Finalgarve, the company behind the highly controversial tourist development planned for the Lagoa dos Salgados and Praia Grande area, is soon to release details of an ‘environmental park’ it intends to create as part of the overall project.
A spokesman for the company told me that a formal public presentation of the proposed park will be made in Silves library at 11am on 4th February.
This follows the announcement last week by the Secretary of State for the Environment that an official environmental impact study is to be carried out before the huge Finalgarve development east of Armação de Pêra is allowed to proceed. The study, directed by the Agência Portuguesa do Ambiente, is already underway, but it may take several months to complete.
The impact study satisfies one of the demands of groups of environmentalists who have united under the banner ‘Friends of Lagoa dos Salgados.’ On the same day the Secretary of State announced that the study would go ahead, leading figures among the Friends of Salgados delivered to the Environment Minister’s office in
a petition signed by 20,000 supporters. Lisbon
Either the impact study or the environmental park plan – or both - could prove to be the catalyst for renewed dialogue and possible compromise between NGO environmental groups and the developers.
For the time being, Finalgarve and the Friends of Salgados appear to be totally at loggerheads. The Friends want the development stopped, but Finalgarve says it fully intends to pursue the project in partnership with other investors or developers. Crucially maybe, the company affirmed today: "Our project will not interfere with Lagoa dos Salgados nor use any of its water."
The current deadlock is in contrast to the large measure of goodwill that existed several years ago between Finalgarve and the Portuguese and British bird conservation organisations SPEA and the RSPB. They had reached an agreement by early 2008 with various municipal, regional and national bodies to reduce the number of beds in the development, to create a buffer zone between the development and Lagoa dos Salgados, and to conserve the lagoon as a wildlife sanctuary with a sustainable eco-management policy.
Instead of looking after the lagoon, the responsible government bodies have grossly neglected it. Water levels have been allowed to fluctuate wildly from overfull to completely dry, often due to artificial causes; flocks of goats and sheep trample over the habitat of ground-nesting species during the breeding season; marauding shepherd dogs and strays chase hares and birds at will; information signs have been deliberately smashed.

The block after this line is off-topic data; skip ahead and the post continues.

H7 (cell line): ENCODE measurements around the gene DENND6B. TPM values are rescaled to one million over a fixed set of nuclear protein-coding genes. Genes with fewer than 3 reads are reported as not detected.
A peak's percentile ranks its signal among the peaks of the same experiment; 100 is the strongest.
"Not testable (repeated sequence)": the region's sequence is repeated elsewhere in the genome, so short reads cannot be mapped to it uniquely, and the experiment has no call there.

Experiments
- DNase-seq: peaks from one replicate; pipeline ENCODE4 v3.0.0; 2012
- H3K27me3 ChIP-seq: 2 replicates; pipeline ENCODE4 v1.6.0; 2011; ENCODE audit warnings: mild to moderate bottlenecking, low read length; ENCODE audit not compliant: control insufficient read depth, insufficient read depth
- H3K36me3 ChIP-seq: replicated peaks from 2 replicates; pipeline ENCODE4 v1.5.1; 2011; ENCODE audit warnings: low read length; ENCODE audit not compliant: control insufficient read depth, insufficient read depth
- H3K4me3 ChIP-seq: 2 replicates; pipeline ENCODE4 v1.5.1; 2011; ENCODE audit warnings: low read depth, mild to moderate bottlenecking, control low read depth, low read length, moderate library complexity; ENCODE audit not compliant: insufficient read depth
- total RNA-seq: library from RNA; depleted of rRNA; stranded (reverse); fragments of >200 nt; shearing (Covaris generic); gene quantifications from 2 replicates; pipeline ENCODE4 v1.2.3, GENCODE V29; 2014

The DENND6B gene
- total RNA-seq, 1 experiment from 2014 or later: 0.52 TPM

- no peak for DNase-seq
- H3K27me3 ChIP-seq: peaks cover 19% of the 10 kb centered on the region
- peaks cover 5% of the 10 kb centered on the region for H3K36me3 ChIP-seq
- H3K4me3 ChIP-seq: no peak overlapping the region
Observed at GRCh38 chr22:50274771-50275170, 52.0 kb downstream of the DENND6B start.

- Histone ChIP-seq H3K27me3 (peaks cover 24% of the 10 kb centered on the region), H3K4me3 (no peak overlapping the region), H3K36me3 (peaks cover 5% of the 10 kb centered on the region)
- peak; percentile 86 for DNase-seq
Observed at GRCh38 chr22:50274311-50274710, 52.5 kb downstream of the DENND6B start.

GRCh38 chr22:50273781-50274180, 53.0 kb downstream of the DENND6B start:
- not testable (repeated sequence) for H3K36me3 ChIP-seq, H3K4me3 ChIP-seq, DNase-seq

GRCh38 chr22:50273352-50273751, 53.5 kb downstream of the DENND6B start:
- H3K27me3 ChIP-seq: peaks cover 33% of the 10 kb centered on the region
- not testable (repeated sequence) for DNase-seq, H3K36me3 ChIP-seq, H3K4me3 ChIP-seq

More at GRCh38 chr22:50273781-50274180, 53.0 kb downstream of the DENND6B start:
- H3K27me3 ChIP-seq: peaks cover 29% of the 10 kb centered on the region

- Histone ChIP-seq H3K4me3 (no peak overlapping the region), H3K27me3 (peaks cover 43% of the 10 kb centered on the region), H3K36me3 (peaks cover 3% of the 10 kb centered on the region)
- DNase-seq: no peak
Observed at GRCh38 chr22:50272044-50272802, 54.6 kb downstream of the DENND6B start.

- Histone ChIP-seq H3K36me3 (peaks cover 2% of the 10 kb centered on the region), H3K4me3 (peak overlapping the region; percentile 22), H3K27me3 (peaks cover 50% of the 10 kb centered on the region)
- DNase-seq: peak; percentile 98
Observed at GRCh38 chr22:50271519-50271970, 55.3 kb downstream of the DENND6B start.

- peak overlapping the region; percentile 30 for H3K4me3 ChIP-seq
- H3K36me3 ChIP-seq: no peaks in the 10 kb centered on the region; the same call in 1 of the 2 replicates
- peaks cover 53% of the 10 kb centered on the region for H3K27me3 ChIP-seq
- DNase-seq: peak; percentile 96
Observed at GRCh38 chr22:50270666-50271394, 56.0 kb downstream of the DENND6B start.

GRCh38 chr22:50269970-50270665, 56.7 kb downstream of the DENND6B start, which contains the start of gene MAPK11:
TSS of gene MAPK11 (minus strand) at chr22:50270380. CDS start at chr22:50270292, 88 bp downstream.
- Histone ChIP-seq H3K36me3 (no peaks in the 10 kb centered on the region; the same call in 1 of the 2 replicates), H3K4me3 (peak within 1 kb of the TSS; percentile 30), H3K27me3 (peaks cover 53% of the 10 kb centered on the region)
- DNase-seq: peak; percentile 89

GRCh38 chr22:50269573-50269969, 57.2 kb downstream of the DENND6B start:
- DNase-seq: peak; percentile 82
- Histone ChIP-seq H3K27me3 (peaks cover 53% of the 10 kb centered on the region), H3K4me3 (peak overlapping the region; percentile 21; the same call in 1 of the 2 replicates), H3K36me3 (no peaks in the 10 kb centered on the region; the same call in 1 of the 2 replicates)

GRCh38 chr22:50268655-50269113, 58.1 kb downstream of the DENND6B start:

Ironically, the ‘no access’ signs still in place at the edge of the lagoon bear four logo images: those of SPEA, the RSPB, Birdlife International and Finalgarve.
Renewed concern about the future of the area erupted last June with an announcement from Silves Câmara that Finalgarve’s long-approved plans would involve an investment of more than €232 million to build three hotels, several tourist villages and 18 holes of golf. The 349-hectare development would boost Silves’ coffers by €35 million over ten years and create many jobs.
An online petition was launched, regional and national environmental groups came together on the issue and campaigning newspapers joined in a chorus of opposition.
The newly-formed Friends of Salgados went into battle mode insisting that the Algarve did not need any further tourist developments and that if the Finalgarve project were to go ahead it would “destroy” Salgados. The petition declared that “any development taking place in the area will have a devastating impact on the wildlife.”
When asked about the environmentalists’ claim that the development will “destroy” the lagoon and that “living space for wildlife will be lost forever,” the Finalgarve spokesman said: “We absolutely disagree with this claim. We are going to develop our project which respects the environment. Furthermore, we believe the project will profit from its environmental potential.”
The spokesman added: “The environmental park will go ahead as planned and it will allow us to preserve the best characteristics of Lagoa dos Salgados as a tourist destination. Being a tourist destination, we want to take advantage of the environmental park - and of the whole treatment of the environment - as a value added proposition of the project.”
There has been no recent dialogue between Finalgarve and environmental groups. Asked if Finalgarve would agree to negotiations, the spokesman said the company would welcome “with an open mind” any talks with any of the interested parties.
Domingos Leitão, a leading figure in both SPEA and the Friends of Lagoa dos Salgados protest movement, said this week: “In the past five years, local and national administration bodies have failed to take any credible action to protect the lagoon. Finalgarve has done little more than nothing. But if we see a window of opportunity, with no preconditions, we would be open for discussions again.”